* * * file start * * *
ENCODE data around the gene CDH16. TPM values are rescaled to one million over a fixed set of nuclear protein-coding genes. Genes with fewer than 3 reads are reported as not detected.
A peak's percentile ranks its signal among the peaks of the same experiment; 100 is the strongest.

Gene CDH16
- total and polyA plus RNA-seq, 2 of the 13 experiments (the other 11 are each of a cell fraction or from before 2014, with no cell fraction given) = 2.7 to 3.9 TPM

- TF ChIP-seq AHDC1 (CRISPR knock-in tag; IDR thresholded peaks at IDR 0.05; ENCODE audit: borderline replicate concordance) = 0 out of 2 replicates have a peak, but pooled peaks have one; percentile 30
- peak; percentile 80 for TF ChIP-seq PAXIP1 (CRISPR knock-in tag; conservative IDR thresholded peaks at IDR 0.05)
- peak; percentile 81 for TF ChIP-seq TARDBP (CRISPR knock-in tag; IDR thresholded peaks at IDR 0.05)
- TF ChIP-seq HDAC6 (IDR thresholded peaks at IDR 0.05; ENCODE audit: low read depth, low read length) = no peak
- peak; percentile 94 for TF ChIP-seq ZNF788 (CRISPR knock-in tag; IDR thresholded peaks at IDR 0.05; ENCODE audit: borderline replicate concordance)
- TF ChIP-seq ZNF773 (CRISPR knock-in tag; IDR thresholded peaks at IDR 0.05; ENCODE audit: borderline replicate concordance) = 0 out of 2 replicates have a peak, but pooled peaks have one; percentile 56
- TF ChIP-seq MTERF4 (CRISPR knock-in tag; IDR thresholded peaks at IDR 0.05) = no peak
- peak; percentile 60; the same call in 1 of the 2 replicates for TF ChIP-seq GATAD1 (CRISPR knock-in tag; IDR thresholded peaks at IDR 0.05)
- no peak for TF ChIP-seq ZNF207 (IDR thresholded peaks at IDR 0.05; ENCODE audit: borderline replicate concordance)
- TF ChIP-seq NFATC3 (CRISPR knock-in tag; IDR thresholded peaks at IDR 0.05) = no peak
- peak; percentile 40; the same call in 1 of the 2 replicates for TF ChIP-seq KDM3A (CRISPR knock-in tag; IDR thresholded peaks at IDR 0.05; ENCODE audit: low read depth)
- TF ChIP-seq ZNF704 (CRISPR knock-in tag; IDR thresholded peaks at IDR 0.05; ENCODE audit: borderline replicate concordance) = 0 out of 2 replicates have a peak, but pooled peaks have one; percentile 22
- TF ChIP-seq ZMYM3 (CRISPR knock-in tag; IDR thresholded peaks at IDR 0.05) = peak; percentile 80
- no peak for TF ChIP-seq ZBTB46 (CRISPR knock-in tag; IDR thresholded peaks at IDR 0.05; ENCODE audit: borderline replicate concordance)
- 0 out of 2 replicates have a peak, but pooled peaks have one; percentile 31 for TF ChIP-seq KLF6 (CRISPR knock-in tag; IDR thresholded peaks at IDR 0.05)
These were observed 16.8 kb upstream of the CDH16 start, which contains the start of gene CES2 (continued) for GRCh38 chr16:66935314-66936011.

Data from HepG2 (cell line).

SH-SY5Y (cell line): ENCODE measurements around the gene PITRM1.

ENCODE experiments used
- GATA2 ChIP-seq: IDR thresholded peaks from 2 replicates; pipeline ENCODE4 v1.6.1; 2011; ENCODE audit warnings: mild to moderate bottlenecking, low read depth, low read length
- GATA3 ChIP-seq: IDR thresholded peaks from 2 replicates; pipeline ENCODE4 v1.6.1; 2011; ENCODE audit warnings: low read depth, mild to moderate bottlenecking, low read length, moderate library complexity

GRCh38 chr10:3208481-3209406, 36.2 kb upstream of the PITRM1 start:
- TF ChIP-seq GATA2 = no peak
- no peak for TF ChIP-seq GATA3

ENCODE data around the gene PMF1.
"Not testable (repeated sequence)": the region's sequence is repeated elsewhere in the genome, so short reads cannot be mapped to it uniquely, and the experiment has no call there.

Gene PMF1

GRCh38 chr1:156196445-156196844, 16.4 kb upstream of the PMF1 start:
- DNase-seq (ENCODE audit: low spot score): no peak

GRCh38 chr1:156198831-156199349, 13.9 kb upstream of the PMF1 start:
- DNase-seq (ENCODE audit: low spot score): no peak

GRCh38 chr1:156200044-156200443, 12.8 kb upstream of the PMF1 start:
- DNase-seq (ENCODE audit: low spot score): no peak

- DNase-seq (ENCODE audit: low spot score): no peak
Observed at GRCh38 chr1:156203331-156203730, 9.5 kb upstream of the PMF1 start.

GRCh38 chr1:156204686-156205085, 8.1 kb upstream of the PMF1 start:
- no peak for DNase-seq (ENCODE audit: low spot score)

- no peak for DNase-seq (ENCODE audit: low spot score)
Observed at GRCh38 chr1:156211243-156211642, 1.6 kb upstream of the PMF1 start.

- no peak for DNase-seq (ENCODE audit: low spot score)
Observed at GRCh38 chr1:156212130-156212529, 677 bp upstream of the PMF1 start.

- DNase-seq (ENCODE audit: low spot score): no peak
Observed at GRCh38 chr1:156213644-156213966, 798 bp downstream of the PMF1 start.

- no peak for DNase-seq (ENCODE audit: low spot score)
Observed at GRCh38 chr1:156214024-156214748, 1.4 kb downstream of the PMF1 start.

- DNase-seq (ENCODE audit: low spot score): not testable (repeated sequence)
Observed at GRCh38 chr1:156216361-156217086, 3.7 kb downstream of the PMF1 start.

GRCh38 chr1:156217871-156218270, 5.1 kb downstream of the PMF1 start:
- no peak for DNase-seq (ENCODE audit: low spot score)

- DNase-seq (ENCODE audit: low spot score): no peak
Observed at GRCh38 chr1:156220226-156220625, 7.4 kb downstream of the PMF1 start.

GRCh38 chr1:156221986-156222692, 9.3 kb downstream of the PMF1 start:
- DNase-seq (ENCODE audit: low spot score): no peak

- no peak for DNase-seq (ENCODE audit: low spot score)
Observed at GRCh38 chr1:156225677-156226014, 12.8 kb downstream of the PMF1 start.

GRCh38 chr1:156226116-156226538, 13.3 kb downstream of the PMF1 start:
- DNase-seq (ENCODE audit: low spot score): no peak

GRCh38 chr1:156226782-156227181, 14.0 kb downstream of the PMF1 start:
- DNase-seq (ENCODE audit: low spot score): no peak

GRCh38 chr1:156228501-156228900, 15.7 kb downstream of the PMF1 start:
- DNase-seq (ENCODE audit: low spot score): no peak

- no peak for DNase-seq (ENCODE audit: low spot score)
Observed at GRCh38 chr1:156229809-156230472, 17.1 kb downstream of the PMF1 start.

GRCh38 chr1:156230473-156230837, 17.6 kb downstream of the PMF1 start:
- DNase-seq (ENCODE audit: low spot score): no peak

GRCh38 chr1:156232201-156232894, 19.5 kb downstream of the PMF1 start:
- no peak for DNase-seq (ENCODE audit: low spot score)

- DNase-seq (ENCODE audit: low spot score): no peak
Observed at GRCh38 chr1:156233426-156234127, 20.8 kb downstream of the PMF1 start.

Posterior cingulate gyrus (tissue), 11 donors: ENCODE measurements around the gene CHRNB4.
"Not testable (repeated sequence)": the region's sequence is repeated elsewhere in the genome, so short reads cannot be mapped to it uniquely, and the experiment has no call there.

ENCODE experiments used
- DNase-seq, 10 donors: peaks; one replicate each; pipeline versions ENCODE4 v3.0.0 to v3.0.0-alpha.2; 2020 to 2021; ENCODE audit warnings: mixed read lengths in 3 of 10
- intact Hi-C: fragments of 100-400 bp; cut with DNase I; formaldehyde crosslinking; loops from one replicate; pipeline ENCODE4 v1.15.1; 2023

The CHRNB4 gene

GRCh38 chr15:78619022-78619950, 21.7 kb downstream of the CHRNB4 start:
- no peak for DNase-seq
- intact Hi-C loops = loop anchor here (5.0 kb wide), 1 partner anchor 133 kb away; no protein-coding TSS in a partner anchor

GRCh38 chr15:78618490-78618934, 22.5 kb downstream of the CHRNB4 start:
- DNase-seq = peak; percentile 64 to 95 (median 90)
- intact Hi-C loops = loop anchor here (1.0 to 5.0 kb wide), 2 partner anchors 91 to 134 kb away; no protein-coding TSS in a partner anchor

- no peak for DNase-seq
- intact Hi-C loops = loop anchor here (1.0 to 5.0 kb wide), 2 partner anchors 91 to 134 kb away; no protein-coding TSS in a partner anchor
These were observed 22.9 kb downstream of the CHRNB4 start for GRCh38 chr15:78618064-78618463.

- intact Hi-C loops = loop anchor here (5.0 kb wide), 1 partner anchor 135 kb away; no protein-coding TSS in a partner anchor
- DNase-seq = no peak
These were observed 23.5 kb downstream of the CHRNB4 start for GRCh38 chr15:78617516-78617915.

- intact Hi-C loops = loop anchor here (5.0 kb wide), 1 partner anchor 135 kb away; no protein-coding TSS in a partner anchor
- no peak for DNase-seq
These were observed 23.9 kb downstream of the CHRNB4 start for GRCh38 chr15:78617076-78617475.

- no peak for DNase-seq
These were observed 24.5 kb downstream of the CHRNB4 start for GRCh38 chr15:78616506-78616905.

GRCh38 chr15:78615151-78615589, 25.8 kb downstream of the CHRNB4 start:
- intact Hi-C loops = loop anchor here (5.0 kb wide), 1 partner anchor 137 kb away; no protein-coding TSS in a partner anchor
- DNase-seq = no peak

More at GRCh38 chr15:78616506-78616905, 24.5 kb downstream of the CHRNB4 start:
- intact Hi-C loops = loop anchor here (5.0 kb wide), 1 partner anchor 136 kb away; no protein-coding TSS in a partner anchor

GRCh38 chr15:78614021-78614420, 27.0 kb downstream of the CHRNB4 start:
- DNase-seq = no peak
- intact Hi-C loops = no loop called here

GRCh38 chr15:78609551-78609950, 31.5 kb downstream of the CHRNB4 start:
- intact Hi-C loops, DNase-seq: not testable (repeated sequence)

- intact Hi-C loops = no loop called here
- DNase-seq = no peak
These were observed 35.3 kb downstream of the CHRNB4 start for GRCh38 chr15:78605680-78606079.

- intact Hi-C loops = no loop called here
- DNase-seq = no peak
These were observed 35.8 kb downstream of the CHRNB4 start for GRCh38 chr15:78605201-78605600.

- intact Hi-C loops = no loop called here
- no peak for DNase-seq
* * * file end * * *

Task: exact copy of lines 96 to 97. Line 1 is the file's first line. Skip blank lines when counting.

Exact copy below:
These were observed 24.5 kb downstream of the CHRNB4 start for GRCh38 chr15:78616506-78616905.

GRCh38 chr15:78615151-78615589, 25.8 kb downstream of the CHRNB4 start: